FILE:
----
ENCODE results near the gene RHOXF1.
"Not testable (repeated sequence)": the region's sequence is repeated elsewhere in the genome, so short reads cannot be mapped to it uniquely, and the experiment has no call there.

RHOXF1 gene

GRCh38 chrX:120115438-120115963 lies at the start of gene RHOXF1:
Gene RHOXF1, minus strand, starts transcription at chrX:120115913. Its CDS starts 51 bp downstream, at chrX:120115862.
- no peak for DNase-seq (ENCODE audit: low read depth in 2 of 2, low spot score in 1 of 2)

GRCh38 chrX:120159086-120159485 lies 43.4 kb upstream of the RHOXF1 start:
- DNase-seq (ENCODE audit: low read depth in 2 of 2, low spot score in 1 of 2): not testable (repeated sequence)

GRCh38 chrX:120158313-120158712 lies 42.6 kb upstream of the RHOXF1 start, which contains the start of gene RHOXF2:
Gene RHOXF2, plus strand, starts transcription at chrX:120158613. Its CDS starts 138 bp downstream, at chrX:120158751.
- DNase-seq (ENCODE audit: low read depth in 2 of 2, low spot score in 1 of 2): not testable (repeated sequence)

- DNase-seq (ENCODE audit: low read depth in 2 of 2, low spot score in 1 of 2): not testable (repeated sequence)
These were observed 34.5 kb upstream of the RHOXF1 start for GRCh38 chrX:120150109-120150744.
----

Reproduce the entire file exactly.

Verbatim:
ENCODE results near the gene RHOXF1.
"Not testable (repeated sequence)": the region's sequence is repeated elsewhere in the genome, so short reads cannot be mapped to it uniquely, and the experiment has no call there.

RHOXF1 gene

GRCh38 chrX:120115438-120115963 lies at the start of gene RHOXF1:
Gene RHOXF1, minus strand, starts transcription at chrX:120115913. Its CDS starts 51 bp downstream, at chrX:120115862.
- no peak for DNase-seq (ENCODE audit: low read depth in 2 of 2, low spot score in 1 of 2)

GRCh38 chrX:120159086-120159485 lies 43.4 kb upstream of the RHOXF1 start:
- DNase-seq (ENCODE audit: low read depth in 2 of 2, low spot score in 1 of 2): not testable (repeated sequence)

GRCh38 chrX:120158313-120158712 lies 42.6 kb upstream of the RHOXF1 start, which contains the start of gene RHOXF2:
Gene RHOXF2, plus strand, starts transcription at chrX:120158613. Its CDS starts 138 bp downstream, at chrX:120158751.
- DNase-seq (ENCODE audit: low read depth in 2 of 2, low spot score in 1 of 2): not testable (repeated sequence)

- DNase-seq (ENCODE audit: low read depth in 2 of 2, low spot score in 1 of 2): not testable (repeated sequence)
These were observed 34.5 kb upstream of the RHOXF1 start for GRCh38 chrX:120150109-120150744.